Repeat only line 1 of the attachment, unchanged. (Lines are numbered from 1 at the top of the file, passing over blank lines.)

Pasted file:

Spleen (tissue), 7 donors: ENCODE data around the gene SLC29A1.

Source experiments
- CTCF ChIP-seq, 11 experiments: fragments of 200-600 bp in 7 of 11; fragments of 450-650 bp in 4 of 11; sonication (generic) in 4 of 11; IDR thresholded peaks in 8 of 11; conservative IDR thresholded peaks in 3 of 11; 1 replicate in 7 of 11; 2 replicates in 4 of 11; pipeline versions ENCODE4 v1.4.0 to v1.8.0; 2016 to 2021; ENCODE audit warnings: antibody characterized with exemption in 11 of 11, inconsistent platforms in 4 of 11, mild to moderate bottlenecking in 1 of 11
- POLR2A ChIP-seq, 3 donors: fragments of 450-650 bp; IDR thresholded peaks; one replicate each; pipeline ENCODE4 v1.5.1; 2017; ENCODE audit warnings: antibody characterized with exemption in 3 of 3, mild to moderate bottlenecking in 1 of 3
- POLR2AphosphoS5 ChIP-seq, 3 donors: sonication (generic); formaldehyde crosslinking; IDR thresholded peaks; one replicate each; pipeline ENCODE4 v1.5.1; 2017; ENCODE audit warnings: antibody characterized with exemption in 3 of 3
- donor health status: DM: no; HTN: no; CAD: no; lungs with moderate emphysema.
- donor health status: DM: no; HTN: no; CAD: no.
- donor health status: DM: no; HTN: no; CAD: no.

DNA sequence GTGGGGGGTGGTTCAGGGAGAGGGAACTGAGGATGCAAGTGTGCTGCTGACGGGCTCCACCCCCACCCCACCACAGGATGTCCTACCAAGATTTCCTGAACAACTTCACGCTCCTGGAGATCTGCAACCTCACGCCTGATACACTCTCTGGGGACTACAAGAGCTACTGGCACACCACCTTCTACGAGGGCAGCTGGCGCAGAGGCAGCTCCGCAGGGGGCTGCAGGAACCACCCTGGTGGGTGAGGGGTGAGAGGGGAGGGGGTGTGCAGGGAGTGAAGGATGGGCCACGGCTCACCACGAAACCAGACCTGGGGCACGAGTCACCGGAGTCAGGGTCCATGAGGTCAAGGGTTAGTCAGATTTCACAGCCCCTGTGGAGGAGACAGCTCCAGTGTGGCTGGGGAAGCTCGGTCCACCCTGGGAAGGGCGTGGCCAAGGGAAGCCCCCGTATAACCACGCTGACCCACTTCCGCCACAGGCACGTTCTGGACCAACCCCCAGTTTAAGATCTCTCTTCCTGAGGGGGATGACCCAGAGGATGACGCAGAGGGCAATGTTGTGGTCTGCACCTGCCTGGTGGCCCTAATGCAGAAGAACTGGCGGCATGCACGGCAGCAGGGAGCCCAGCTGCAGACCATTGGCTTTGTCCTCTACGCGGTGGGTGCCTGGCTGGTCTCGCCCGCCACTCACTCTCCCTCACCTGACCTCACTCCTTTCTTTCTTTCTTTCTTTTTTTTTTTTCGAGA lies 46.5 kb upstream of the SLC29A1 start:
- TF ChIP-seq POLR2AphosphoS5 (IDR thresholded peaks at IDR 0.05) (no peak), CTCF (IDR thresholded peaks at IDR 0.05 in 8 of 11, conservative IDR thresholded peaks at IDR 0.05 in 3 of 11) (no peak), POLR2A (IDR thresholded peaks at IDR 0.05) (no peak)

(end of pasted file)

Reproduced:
Spleen (tissue), 7 donors: ENCODE data around the gene SLC29A1.